As of December 31, 2013, The Center will be closing. Articles and books pertaining to girls and women with ADHD (including the SASI scales for self-assessment) may still be found on the ADDvance.com webite.
This site was developed to help you learn more about ADHD in girls and women. We hope that you found the information contained here useful.
ADHD is a neurological disorder affecting millions
of individuals, limiting their potential, affecting their families,
and interfering with many aspects of their daily lives. For girls
and women, ADHD is often a hidden disorder, ignored or misdiagnosed
by the educational and medical communities causing these girls and
women to suffer in silence. To address this problem, the National
Center for Girls and Women with ADHD was founded in 1997 by Patricia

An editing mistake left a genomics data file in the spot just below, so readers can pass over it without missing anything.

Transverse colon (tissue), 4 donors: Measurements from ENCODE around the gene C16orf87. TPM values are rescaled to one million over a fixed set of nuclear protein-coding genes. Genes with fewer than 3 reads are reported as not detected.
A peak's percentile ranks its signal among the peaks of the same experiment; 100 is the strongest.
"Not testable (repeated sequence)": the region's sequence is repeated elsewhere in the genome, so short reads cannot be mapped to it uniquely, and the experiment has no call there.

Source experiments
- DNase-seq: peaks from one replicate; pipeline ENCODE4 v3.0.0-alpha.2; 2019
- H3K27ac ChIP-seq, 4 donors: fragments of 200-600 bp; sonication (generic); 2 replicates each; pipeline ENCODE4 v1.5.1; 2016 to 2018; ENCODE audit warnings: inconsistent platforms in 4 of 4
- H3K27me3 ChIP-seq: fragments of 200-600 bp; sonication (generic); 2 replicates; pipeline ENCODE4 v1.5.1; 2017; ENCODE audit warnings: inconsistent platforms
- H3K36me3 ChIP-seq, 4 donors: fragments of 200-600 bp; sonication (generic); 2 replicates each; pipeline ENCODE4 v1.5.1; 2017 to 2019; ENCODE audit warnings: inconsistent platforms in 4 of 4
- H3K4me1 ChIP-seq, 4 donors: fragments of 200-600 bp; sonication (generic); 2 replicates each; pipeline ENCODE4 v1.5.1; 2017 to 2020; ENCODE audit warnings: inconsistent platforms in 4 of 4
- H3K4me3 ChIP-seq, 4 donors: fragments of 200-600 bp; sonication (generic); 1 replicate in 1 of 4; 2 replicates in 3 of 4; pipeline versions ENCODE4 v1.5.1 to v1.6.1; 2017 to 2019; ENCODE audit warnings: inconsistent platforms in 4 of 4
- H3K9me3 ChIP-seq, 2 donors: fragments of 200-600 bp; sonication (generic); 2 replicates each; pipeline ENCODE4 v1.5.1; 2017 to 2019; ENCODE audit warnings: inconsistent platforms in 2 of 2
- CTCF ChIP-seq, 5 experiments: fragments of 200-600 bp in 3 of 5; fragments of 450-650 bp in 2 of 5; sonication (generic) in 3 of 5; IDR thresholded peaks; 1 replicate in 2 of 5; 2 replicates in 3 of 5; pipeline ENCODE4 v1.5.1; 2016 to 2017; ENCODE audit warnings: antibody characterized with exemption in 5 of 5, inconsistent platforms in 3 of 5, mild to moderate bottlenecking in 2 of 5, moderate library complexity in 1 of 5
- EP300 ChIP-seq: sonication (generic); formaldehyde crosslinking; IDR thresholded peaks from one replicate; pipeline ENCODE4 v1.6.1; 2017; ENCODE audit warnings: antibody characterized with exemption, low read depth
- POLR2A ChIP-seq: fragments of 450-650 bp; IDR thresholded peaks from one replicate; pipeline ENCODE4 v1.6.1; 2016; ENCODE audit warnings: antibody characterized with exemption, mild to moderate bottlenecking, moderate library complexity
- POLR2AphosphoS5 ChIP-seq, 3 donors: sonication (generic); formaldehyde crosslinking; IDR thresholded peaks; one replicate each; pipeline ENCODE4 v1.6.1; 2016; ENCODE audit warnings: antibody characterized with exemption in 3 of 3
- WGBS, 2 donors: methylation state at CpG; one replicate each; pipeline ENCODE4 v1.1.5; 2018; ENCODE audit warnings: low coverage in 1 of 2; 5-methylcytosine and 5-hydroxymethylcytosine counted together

Quinn, M.D. and Kathleen Nadeau,
Ph.D. to promote awareness, advocacy, and research on ADHD
in women and girls. Over the years, we have continued this work at The Center.
Current diagnostic criteria that continue to emphasize
traits common to boys leave the majority of girls and women with
ADHD to remain undiagnosed and misunderstood. Improved knowledge
and a better understanding of girls and women with ADHD have the
potential to improve many lives and relieve countless women of the
shame with which they have grown up. To date, the medical community,
as well as the general population, remains ignorant of the unique
impact of ADHD on females, but that is changing.
Our job here is finished. We wish you well in your search for answers and hope that you will continue to spead the word about women and girls with ADHD. Remember, ADHD is a hopeful diagnosis. The greatest hurdle is knowing that that is what is affecting you. Once you clear that hurdle, effective treatment and endless possibilities await!